The enduring struggle of women for their emancipation and for the attainment of equality remains a significant portion of the history of humankind. The fervent effort to eradicate the patriarchal set-up of societies and the culture of machismo therein overwhelmed the female species throughout time…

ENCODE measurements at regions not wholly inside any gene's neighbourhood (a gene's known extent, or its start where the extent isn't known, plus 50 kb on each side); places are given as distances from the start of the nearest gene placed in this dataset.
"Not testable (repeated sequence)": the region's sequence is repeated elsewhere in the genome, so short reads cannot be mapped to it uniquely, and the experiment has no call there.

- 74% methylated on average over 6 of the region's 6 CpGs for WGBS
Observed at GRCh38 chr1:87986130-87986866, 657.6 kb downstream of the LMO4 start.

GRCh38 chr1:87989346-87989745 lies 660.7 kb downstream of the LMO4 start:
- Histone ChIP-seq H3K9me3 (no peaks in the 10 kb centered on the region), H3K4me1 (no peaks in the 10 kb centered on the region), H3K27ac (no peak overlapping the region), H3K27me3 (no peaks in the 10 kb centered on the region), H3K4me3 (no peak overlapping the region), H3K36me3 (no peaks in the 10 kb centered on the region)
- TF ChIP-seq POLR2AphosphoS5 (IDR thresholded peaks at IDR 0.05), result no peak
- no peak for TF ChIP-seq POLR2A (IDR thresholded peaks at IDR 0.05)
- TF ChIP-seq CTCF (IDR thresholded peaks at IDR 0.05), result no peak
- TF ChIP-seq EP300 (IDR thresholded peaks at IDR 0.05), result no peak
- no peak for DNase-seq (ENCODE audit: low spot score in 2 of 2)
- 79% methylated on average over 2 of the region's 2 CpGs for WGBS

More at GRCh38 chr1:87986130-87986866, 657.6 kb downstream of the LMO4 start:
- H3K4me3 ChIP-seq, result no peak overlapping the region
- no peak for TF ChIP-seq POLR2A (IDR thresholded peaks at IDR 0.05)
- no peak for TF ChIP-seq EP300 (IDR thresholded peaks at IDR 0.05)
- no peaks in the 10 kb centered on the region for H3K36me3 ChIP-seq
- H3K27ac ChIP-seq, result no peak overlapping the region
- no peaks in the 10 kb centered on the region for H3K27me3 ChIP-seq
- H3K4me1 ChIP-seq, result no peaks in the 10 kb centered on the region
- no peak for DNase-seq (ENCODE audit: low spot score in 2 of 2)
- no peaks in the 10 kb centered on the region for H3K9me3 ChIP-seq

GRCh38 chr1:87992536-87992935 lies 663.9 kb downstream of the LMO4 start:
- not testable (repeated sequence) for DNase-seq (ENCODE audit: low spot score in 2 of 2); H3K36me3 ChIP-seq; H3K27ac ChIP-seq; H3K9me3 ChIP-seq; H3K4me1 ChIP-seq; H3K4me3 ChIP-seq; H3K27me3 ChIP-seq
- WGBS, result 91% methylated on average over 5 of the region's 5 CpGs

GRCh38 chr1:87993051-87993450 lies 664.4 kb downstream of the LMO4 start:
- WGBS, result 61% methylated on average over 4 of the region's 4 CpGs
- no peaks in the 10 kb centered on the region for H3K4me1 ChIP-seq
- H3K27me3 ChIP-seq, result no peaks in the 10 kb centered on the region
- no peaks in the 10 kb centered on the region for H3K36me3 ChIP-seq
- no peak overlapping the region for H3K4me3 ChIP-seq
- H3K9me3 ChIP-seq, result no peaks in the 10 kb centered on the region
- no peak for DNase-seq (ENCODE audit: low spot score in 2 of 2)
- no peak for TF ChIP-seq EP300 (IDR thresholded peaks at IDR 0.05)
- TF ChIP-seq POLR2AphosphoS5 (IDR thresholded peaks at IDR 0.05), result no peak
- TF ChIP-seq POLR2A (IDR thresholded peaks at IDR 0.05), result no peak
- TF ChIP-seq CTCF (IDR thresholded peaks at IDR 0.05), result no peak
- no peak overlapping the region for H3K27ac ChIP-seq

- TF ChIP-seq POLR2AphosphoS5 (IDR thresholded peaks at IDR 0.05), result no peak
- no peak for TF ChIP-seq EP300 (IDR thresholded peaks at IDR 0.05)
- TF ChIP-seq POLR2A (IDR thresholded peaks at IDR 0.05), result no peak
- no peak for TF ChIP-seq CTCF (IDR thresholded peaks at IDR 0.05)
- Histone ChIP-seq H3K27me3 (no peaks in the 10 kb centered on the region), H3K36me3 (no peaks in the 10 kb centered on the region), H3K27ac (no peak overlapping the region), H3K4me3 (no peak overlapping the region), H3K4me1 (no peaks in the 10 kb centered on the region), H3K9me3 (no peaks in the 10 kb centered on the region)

This synchronized and yet sporadic movement by women activists, suffragists and liberationists precipitated for the advent of an epic legal victory that resulted benefits that scores of generations of women have enjoyed. In this paper, the author will outline, examine and interpret the women’s rights movement in America. Of particular importance here is the creation and the many hindrances that the Equal Rights Amendment of the United States Constitution has confronted throughout the years. The aim of this scholarly treatise is not only to provide pertinent information regarding the women rights advocacy but also to demonstrate insightful ideas and recommendations for the now and the future. Historical Background In 1848, the first-ever Women’s Rights Convention was held in Seneca Falls, New York. Abolitionists Elizabeth Cady Stanton and Lucretia Mott spearheaded the two-day meeting of over 300 people who rallied for justice and equality for women who were institutionally restricted from the rights and privileges of a citizen. The said convention generated the Declaration of Sentiments among other eleven resolutions denouncing inequality and proposing suffrage. However, the nation was far from ready to seriously pay attention to the issue of women’s rights and thought that the call for justice was not only ridiculous but also a worthless endeavor (Becker 39). After the Civil War, while the constitutional reformation centered on giving freedom to the slaves, Susan B. Anthony and Sojourner Truth, as well as the already-veteran Stanton, fought for the legal ground of providing the same civil and political rights that men enjoy to the American woman. Citing the 14th and 15th Amendments of the Constitution that the right to vote shall not be deprived to citizens on basis of their race, color and previous states of servitude, these women freedom fighters underscored the obvious and utter neglect of women in the laws of the land (Whitney 57). In 1872 during the presidential election, Anthony cast her ballot in one of the poll precincts in New York invoking her right as a citizen as provided in the 14th Amendment. Her somehow rebellious act prompted her arrest, conviction and a penalty of $100, which she refused to pay. On the other hand, the Supreme Court decision in Minor versus Happersett (1875), pronounced that while women may be citizens, not all citizens are necessarily allowed to vote. Stanton, Mott, Anthony, Truth and the rest of the women abolitionists and suffragettes during the time passed their lifetime without experiencing the joys of participating in the political activities of the nation. Yet certainly, their monumental efforts were never put to waste. The Movement’s Gaining Momentum The past century saw the exponential increase of the number of women who joined in the workforce. This strong power base for women incited them to take part in the movement for social progress and reform, and eventually for a revived call for the right of suffrage. Staunch lobbying, frequent street marches, deliberate political boycotts, massive picketing at the White House and widespread civil obedience showed how serious the women during this period to achieve their impassioned goal to participate in the political affairs of the country and to cast their ballots. Millions of women collaborated to send their message to the national government, and most of them even went out of their way to lobby their causes in Congress. It was Carrie Chapman and the National American Woman Suffrage Association who emerged as leaders during this period of the American feminist movement. Although these demonstration strikes (proof that democracy was working in the American ...
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